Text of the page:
November 28 2011
On November 8 2011 the Maritime and Commercial Court issued a ruling in Rolex SA v Martin Blomqvist (Case V 29/10).
The defendant had bought a fake Rolex watch for his own use from a Chinese internet store. On import, Danish Customs confiscated the watch and suspended its release pending a decision by the court. The owner of the ROLEX trademark brought the matter before the court, arguing that the defendant should accept that the suspension of release was legal and surrender the watch to the exchequer for destruction without compensation.
According to the information submitted, the defendant had ordered the watch online at the Fashion Watch Online store on January 27 2010. The watch was described as a "Rolex GMT Master II 50th with Asian 3186 Movement". The defendant had paid $365 for the watch via credit card. A genuine Rolex GMT Master II in steel at that time would have cost $7,500. On February 11 2010 Customs suspended release and the trademark owner confirmed that the watch was counterfeit.
The court found that the watch was a slavish copy of a genuine Rolex watch for which Rolex owned the copyright, and that the manufacturer had affixed trademarks that were identical to Rolex's registered trademarks without Rolex's consent. Furthermore, it was proven to the court's satisfaction that the watch was a counterfeit product. The watch had been found during customs checks on goods imported into the European Union (as regulated by Articles 91 and 1(1) of EU Regulation 450/2008/EF).(1)
In its ruling, the court remarked that Article 3(2) of the regulation exempts from the scope of the regulation only those goods that have no commercial character, fall within the limits established for the granting of duty exemption and are contained in a traveller's personal luggage. The exemption does not apply to goods that have not been imported by travellers as part of their personal luggage. This exemption must be interpreted strictly and cannot be extended in relation to the main rule, and aims only to avoid the disruption of customs clearance for goods contained in personal luggage. Thus, the exemption cannot, via interpretation or analogy, be extended to cover counterfeit and pirated goods that have not been imported by travellers as part of their luggage, but instead are small consignments of a non-commercial character. The exemption is supported by the history of the regulation - a previous special exemption for small consignments of a non-commercial nature (as detailed in Article 9 of EU Regulation 3842/86) was omitted from the equivalent provision in Article 10 of EU Regulation 3295/4/EF, whose rule has been continued through Article 3(2) of Regulation 450/2008.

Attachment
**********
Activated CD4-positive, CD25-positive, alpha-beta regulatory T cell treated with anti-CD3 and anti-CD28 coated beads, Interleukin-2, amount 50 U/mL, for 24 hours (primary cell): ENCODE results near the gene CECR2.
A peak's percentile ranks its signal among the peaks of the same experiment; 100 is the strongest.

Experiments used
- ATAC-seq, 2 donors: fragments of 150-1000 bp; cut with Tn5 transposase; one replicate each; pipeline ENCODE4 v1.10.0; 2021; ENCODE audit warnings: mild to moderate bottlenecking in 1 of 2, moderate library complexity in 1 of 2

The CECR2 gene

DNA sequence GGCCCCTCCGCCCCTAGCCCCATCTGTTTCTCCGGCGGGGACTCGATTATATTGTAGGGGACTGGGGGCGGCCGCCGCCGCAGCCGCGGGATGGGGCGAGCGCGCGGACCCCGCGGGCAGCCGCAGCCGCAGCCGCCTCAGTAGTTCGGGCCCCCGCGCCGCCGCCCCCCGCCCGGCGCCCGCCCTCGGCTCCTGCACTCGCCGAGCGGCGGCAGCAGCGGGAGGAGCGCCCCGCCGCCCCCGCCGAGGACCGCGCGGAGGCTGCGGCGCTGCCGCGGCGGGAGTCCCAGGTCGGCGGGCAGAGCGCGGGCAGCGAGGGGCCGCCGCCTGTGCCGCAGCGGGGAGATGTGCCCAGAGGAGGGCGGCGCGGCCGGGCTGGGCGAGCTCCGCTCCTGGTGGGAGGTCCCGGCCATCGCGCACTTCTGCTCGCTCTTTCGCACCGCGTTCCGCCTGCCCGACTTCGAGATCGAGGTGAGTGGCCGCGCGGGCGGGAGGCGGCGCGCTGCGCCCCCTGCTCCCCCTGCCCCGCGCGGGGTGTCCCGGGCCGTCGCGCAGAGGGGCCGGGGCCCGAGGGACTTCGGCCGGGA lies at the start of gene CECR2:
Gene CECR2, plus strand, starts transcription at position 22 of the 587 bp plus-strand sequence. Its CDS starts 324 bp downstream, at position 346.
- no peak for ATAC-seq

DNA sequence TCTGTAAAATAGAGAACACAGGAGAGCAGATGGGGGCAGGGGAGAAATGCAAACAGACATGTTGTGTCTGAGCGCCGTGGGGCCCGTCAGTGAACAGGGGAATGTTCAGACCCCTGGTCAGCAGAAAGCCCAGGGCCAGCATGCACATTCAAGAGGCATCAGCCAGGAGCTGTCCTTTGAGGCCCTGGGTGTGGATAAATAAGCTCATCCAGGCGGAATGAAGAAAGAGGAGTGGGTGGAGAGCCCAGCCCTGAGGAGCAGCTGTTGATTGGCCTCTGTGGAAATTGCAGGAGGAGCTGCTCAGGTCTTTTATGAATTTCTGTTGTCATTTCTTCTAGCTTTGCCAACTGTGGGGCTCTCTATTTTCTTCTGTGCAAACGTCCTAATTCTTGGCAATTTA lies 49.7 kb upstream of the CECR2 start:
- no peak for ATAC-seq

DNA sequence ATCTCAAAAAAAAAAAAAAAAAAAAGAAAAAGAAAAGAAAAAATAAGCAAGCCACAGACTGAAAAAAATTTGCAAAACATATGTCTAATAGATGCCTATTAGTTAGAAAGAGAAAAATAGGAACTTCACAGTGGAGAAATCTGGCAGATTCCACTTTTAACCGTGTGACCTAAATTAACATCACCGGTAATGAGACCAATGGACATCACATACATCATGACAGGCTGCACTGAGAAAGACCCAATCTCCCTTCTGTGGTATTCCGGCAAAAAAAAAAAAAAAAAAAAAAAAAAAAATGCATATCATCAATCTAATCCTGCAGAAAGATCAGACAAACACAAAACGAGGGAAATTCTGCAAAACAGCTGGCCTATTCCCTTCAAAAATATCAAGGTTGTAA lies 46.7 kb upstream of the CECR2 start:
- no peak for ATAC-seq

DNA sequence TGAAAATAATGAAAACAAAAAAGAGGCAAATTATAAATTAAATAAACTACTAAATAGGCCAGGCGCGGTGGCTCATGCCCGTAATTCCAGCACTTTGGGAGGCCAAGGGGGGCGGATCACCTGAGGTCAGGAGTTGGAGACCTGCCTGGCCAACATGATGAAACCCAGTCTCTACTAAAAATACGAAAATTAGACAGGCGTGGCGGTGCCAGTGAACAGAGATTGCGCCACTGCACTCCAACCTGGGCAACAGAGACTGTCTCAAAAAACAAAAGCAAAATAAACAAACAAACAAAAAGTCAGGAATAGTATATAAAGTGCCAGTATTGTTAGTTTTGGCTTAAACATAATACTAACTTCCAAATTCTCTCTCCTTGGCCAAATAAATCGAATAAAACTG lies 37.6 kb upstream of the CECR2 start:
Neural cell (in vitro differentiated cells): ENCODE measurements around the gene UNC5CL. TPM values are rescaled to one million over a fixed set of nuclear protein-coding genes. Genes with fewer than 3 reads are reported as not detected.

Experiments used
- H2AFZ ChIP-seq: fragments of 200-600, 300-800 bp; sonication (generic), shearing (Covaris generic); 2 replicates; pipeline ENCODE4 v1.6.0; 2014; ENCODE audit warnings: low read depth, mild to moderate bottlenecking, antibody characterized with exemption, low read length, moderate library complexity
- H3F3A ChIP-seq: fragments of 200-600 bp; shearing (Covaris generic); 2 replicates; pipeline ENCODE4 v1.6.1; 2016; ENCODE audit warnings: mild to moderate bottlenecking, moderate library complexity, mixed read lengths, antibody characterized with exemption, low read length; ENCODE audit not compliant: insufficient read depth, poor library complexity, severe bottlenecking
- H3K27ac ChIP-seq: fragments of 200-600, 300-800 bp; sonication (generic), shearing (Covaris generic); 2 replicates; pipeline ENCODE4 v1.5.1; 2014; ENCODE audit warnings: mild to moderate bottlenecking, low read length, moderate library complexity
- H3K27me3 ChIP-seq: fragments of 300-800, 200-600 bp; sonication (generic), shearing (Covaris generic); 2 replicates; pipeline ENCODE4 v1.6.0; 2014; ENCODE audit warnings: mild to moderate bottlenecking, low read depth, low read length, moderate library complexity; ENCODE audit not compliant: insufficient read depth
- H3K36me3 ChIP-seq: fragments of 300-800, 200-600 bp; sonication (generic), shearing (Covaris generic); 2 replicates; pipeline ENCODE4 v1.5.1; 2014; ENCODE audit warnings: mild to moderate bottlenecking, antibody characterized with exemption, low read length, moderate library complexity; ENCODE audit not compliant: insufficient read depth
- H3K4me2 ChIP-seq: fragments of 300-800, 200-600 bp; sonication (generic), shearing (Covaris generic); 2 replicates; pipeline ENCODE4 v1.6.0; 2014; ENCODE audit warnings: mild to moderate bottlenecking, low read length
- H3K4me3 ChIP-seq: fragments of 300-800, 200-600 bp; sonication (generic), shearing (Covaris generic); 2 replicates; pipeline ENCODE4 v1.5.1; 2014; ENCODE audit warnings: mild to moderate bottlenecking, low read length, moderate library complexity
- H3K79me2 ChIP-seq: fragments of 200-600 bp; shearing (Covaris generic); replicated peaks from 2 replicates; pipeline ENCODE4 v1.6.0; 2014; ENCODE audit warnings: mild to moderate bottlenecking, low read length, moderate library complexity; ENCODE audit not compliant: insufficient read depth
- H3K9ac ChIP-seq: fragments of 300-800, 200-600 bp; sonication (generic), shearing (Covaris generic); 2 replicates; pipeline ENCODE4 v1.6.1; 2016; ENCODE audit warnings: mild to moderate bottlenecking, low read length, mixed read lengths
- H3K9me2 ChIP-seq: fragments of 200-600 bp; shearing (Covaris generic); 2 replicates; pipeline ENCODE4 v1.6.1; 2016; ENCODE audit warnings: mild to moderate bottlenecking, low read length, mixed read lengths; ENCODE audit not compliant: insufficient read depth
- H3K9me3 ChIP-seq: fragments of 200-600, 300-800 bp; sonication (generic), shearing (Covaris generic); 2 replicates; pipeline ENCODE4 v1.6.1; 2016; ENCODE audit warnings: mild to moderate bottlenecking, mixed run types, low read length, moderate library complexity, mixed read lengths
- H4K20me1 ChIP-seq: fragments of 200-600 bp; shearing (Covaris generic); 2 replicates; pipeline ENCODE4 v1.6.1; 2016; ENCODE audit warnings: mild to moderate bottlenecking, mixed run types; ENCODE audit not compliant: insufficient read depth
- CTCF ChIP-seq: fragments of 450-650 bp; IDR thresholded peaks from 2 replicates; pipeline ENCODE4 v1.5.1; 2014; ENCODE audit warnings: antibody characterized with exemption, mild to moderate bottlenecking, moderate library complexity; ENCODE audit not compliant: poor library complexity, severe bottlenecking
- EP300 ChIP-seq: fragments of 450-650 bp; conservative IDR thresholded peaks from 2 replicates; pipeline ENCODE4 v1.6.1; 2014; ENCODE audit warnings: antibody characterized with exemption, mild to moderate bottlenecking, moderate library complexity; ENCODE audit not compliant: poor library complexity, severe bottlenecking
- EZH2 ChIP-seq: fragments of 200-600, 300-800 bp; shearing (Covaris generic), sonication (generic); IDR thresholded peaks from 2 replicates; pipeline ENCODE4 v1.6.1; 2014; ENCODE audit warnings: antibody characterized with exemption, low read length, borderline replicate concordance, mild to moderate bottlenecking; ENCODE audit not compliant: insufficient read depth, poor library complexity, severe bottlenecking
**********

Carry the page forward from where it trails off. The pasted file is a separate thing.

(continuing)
EU Regulation 450/2008 aims to prevent counterfeit and pirated goods from being brought into the market and, where such goods come from non-EU countries, to prevent their transfer for free circulation within the European Union.(2) Under Article 10 of the regulation, the competent authority is responsible for deciding whether there has been a violation of IP rights. This decision must be based on the criteria that, under the rules of the relevant member state (in this case Denmark), would be used to ascertain whether the goods violated the IP rights of goods produced within that member state.
The court found it unobjectionable that the watch had been manufactured and Rolex's registered EU trademarks and Danish device marks affixed commercially as, according to the information supplied, the watch had been offered for sale on a website where you could buy watches online. However, as the rights holder had not consented to the manufacture of the watch, the court ruled that there had been a violation of Rolex's copyright and trademark rights, according to the criteria used in Denmark to ascertain whether the manufacture of equivalent goods violates those rights.(3)
Furthermore, it was undisputed that, knowing that the watch was a copy, Martin Blomqvist had bought it for private use and had not violated the provisions mentioned in the Act on Copyright and the Act on Trademarks. However, the court ruled that this was not relevant for the decision in question under the regulation, which regulates only whether the manufacture took place in violation of IP rights under the rules that apply in the member state in question.
Following completion of the procedure detailed in Article 9 of the regulation, it was established that there had been violation of an IP right. The court further noted that, under Article 16 of the regulation, it was not permissible to allow the watch to be imported into the EU customs territory, as this would allow it to pass into free circulation.
The court therefore upheld Rolex's claims that the watch had been legally confiscated and that it must be surrendered to the exchequer for destruction without compensation.(4) The matter was conducted as a test case of general public importance and each party therefore had to bear its own costs. The judgment was delivered by a panel of seven judges.
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